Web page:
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Title : [wwlaw-0010] Interview with W. W. Law, Part 2 of 2 ; B-Roll of Green Meldrim House and Beach Institute African-American Cultural Center. Image courtesy of the Walter J. Brown Media Archives and Peabody Awards Collection
Title :  [wwlaw-0042] Interview with Mercedes Arnold Wright, Part 3 of 3 ; B-Roll footage of still photographs with voiceover. Image courtesy of the Walter J. Brown Media Archives and Peabody Awards Collection


Fifty Years of Speakers Honored at the University of Georgia School of Law Now Available Online

The University of Georgia Alexander Campbell King Law Library Archive and Special Collections and the Digital Library of Georgia (DLG) have made 50 years of UGA School of Law speaker and lecture materials available freely online. The presenters are well-known national and state political figures, influential legal leaders, and current and former School of Law students and professors.

The collection features photographs of U.S. and Georgia political and legal figures during the latter part of the 20th century. Former President Jimmy Carter; U.S. Supreme Court Justices Ruth Bader Ginsburg, Antonin Scalia, and Clarence Thomas; and U.S. Secretaries of State Henry Kissinger and Dean Rusk are among the prominent national figures. Important legal leaders include Lawrence Lessig, Brooksley Born, and Sarah Weddington. Georgia politicians include former Governors Carl Sanders, Roy Barnes, and Zell Miller; U.S. Senators Max Cleland and Sam Nunn; among others.

Christian Lopez, the head of Oral History and Media and the Oral History Program at the  Richard B. Russell Library, outlines the significance to those researching Georgia’s legal and political history:

“This free and searchable body of images from Georgia’s oldest law school will aid those studying economics, immigration, education, desegregation, race, gender, and more. The photographs document the School of Law’s historical impact on the state during the period from the 1950s to the early 2000s.”

The King Law Library’s Metadata Services and Special Collections Librarian Rachel Evans welcomes questions about the project and can be reached at rsevans@uga.edu.

About the University of Georgia Alexander Campbell King Law Library Archives & Special Collections

The mission of the Archives and Special Collections at the University of Georgia Alexander Campbell King Law Library is to collect, preserve, and share the history of the University of Georgia School of Law, including all members of its community–students, graduates, faculty, and staff–and their contributions to the state and society. Visit law.uga.edu/library to search the library’s catalog and other resources; explore the School of Law’s institutional repository collections at digitalcommons.law.uga.edu; or browse highlights from the library’s physical and digital collections via the digital exhibit site at digitalcommons.law.uga.edu/exhibit.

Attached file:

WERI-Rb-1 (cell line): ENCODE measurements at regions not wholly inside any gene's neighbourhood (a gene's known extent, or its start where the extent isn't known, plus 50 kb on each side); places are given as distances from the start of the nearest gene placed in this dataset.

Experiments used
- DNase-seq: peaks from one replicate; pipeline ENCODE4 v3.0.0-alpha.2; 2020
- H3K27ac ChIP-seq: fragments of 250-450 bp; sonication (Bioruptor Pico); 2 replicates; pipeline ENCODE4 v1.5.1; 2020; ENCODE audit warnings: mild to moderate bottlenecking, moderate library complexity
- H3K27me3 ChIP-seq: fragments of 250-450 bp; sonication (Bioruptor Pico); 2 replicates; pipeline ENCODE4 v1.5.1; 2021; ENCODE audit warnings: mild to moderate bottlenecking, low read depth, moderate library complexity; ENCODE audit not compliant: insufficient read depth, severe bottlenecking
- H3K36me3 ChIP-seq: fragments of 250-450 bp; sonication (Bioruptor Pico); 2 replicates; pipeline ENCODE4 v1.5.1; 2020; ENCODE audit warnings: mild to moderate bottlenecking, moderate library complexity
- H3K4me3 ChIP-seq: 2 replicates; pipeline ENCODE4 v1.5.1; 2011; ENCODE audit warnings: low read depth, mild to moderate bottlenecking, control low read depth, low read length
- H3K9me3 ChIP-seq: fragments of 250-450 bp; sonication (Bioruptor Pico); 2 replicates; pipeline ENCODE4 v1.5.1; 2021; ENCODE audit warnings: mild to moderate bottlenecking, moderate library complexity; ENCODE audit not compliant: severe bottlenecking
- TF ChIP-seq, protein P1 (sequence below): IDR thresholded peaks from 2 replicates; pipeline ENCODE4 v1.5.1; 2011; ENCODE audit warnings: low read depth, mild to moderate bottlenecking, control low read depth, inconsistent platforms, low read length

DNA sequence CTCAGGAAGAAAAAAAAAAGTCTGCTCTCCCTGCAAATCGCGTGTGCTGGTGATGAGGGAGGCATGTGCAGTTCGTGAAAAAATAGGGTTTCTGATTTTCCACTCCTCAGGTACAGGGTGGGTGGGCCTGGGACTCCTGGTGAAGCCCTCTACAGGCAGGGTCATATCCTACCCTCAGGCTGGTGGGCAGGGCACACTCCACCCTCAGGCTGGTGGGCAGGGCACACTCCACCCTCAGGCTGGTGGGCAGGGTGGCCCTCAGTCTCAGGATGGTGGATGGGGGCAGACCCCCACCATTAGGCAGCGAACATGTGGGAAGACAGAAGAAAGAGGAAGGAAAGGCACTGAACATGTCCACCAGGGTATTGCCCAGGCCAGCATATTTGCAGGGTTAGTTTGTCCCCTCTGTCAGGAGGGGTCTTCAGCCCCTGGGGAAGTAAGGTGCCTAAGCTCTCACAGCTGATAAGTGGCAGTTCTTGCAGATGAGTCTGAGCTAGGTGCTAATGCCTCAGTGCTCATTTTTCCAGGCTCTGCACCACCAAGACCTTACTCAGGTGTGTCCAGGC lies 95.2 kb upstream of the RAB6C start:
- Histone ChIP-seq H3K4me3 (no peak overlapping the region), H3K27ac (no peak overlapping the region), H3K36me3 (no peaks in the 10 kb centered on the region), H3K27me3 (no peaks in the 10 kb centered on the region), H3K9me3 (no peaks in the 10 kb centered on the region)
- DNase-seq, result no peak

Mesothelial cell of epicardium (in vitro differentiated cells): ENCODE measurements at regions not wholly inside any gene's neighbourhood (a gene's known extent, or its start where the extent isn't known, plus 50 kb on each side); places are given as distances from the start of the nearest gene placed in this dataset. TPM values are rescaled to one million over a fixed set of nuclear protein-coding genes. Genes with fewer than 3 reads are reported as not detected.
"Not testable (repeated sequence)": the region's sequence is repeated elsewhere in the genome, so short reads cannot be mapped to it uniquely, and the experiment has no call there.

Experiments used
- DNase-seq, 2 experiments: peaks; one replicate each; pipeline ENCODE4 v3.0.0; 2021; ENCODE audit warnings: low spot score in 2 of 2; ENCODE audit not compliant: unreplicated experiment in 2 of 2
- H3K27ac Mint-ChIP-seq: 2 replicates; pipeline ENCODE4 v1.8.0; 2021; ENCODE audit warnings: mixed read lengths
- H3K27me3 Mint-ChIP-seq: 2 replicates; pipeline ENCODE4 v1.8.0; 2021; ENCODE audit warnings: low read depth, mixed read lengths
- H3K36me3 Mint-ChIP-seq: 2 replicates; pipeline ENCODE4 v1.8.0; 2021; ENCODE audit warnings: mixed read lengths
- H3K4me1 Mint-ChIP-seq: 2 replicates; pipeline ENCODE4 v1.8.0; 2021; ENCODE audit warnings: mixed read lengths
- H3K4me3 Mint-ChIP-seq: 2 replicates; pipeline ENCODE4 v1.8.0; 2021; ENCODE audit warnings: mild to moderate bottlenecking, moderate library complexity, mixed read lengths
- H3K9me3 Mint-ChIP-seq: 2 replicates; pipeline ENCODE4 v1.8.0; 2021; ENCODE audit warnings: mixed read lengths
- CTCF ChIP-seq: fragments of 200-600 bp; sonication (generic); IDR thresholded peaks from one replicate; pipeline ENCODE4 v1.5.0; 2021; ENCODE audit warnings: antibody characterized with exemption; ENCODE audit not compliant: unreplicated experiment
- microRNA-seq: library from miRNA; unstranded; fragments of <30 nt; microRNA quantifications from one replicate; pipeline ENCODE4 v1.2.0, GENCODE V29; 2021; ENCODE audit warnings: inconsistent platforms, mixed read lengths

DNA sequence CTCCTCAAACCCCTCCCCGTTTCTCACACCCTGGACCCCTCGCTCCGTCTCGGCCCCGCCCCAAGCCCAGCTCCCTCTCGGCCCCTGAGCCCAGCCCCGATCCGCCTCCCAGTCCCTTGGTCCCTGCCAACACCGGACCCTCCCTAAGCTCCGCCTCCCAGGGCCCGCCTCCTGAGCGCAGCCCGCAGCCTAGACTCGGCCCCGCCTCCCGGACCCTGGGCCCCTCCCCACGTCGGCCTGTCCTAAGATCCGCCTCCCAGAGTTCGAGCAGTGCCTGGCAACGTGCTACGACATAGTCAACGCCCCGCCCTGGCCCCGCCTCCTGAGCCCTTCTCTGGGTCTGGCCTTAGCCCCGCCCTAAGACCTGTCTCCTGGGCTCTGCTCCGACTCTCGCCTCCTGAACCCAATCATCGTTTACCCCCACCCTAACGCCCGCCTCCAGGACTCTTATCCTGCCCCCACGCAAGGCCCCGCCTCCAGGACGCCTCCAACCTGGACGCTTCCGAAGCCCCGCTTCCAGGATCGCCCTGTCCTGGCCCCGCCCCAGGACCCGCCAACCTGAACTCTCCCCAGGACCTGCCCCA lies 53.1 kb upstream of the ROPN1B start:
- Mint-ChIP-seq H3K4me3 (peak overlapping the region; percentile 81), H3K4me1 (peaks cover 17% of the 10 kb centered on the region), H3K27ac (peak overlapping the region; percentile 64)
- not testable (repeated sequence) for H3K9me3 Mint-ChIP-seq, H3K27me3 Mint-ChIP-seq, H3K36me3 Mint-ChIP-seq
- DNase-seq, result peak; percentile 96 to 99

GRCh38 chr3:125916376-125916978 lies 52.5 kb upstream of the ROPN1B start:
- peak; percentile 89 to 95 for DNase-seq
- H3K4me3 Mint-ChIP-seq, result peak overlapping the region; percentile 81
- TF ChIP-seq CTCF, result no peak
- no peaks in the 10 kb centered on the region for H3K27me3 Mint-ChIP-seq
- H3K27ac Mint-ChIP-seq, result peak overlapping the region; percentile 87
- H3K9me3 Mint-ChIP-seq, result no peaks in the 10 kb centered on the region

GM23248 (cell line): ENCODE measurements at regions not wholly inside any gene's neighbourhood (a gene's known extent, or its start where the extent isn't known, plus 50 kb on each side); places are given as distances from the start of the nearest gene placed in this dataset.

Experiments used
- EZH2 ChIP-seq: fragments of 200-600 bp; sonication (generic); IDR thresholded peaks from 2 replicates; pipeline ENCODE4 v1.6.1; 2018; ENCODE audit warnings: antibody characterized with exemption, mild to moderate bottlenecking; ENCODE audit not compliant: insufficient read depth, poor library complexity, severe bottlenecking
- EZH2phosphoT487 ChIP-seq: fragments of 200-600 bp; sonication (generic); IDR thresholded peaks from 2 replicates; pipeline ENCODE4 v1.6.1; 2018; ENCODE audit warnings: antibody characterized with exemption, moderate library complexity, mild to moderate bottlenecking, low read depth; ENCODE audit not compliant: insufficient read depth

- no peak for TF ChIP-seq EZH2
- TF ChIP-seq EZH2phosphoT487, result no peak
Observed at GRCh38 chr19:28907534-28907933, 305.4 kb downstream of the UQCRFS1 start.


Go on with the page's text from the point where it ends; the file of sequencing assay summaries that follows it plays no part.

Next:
Selected images:

Image courtesy of University of Georgia Alexander Campbell King Law Library Archives & Special Collections. Photograph of Robert F. Kennedy’s 1961 Law Day Address at the University of Georgia School of Law showing Kennedy at the podium with University of Georgia School of Law Dean  J. Alton Hosch and University of Georgia President O.C. Aderhold in the background. The transcript of the speech is available at: https://digitalcommons.law.uga.edu/lectures_pre_arch_lectures_lawday/48/
Image courtesy of University of Georgia Alexander Campbell King Law Library Archives & Special Collections. Flier for the 92nd John A. Sibley Lecture, held at the University of Georgia School of Law on October 31, 2000. The lecture was delivered by Horace T. Ward, the first African American student to challenge the racially discriminatory practices at the University of Georgia and the first African American to serve as a  judge for the U.S. District Court for the Northern District of Georgia.




Image courtesy of University of Georgia Alexander Campbell King Law Library Archives & Special Collections. Photograph of attorney, law professor, Carter administration staffer, and former Texas State Representative Sarah Weddington, best known for representing “Jane Roe” in the landmark U.S. Supreme Court case Roe v. Wade, speaking to an audience. She delivered the University of Georgia School of Law’s 24th Edith House Lecture, titled “Some Leaders Are Born Women,” on March 23, 2006. Inaugurated in 1983, the Edith House Lecture Series brings outstanding female legal scholars and practitioners to the University of Georgia School of Law.
Image courtesy of University of Georgia Alexander Campbell King Law Library Archives & Special Collections. Photograph (front side) of Max Cleland, then the U.S. Veterans Administration director, seated at a dais onstage at the University of Georgia School of Law, where he delivered the commencement address on June 6, 1978. Transcribed from the back of the photo: “Max Cleland, graduation speaker.”